The Shrine Of Japan’s Last God-Emperor

I visited Meiji Shrine only once. The grounds are so large, that was a great walk for me. I much prefer small local shrines but big ones are impressive too.


First of all, thanks for all the congratulations last week. We really appreciate it! ありがとう! Thanks!

Now, for the article.

Meiji's Ema

The Meiji shrine is in Harajuku, with an artificial forest damming it from Tokyo’s trendiest schoolgirls scratching around nearby fashion hub, Takeshita street. It was built when Japan still believed its emperor was a direct descendant of the sun goddess. Emperor Showa was forced to renounce the imperial family’s divinity after WWII, but that doesn’t stop thousands of tourists from coming to pray to his father, Emperor Meiji, who was fortunate enough to die while he was still a god.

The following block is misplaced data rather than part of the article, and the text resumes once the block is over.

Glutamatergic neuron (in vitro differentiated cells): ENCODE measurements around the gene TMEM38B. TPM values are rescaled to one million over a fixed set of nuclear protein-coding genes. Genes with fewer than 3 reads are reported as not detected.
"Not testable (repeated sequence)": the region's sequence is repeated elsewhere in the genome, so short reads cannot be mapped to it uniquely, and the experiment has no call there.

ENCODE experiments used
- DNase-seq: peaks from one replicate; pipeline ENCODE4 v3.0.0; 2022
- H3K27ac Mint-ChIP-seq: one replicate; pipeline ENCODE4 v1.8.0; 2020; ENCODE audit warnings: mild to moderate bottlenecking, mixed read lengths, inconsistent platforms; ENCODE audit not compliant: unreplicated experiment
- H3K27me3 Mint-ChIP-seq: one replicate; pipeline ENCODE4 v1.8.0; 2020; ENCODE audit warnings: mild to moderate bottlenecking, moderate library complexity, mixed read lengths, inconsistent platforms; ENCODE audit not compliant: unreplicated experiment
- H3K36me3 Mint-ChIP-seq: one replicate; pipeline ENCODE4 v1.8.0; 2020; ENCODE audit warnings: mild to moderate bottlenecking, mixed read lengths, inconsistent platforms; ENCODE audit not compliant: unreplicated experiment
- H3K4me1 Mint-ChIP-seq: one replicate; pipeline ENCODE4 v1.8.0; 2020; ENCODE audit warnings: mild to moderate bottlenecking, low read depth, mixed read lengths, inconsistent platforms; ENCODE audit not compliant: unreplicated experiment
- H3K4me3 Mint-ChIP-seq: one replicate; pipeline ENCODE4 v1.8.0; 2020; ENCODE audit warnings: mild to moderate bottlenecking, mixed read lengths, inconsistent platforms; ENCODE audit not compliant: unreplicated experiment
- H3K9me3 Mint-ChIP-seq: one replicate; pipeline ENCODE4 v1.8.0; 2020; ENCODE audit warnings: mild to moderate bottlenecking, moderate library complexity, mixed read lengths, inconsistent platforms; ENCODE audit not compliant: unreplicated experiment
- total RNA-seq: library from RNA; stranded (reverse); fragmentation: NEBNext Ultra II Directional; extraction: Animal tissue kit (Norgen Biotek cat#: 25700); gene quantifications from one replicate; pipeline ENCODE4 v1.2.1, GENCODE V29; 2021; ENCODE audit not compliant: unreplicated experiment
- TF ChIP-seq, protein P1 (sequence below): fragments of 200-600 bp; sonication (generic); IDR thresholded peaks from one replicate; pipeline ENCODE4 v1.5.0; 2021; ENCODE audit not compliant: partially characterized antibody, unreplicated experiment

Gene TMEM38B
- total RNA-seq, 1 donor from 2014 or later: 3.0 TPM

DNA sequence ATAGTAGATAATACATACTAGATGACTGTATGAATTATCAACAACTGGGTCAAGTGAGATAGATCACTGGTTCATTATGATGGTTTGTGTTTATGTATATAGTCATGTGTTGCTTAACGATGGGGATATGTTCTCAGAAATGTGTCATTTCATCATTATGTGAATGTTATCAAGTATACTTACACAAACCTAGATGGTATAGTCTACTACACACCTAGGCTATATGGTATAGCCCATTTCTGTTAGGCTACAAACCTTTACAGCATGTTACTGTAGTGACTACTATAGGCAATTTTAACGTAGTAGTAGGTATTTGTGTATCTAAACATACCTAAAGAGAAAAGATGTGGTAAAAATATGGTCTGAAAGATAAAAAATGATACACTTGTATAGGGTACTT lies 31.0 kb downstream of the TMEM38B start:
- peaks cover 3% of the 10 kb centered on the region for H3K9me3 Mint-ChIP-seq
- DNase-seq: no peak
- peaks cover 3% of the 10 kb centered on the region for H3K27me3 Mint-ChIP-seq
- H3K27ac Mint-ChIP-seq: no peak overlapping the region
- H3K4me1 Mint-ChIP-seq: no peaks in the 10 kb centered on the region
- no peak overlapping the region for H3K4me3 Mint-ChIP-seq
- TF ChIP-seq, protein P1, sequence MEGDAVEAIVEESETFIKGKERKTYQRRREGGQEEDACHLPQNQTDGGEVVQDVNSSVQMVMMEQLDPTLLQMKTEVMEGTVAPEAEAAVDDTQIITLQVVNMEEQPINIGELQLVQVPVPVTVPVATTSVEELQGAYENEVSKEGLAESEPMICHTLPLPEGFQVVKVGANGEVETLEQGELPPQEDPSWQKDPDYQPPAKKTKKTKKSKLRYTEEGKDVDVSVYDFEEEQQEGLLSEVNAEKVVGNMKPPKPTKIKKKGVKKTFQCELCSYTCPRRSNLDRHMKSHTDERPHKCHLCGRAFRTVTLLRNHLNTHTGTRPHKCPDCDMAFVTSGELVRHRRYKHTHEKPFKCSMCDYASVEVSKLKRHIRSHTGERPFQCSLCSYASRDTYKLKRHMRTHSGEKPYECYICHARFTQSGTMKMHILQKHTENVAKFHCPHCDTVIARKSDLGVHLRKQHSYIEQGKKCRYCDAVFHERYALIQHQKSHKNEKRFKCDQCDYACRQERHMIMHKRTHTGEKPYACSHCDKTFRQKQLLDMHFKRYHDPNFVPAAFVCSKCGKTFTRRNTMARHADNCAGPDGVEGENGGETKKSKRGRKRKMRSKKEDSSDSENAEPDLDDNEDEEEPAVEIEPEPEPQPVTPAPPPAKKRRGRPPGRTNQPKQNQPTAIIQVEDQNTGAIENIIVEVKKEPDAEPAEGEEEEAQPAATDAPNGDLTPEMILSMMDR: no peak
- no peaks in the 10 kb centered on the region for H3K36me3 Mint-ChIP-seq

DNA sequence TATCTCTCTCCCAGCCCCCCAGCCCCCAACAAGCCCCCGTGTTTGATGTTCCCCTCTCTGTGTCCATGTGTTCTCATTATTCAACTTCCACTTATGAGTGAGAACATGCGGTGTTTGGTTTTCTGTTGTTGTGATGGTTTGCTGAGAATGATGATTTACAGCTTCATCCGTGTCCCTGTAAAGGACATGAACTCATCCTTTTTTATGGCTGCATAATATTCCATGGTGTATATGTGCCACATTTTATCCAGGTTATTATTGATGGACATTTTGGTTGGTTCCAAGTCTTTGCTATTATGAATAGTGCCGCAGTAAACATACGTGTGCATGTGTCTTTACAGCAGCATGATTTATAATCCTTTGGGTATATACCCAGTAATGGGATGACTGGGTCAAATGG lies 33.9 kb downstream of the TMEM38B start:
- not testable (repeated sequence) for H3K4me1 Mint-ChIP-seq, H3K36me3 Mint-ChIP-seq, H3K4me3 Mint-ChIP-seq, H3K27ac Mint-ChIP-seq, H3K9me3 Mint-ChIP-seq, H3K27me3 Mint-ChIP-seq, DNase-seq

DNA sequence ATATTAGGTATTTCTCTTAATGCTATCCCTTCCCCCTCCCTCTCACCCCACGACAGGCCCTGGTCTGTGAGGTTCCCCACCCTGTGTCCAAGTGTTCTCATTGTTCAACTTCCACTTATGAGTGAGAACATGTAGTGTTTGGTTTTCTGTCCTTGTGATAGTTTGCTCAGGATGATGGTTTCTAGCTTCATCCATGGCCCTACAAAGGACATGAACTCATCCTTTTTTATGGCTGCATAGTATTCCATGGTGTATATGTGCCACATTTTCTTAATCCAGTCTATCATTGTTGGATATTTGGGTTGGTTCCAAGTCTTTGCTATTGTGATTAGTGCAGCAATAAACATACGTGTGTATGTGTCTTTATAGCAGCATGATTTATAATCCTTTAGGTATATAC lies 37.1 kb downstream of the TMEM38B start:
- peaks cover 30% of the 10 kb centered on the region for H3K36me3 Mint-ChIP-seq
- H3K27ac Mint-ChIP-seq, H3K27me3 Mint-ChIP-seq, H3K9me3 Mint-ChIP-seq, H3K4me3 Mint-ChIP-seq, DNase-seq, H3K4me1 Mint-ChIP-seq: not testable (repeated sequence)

The Japanese no longer believe their emperor is a god. Besides daily ancestor worship at the family alter, the butsudon, religion only happens for special occasions like births, deaths, weddings, and those hellish college entrance exams. So I couldn’t help but wonder if the tourists writing ema, prayer requests, believed…

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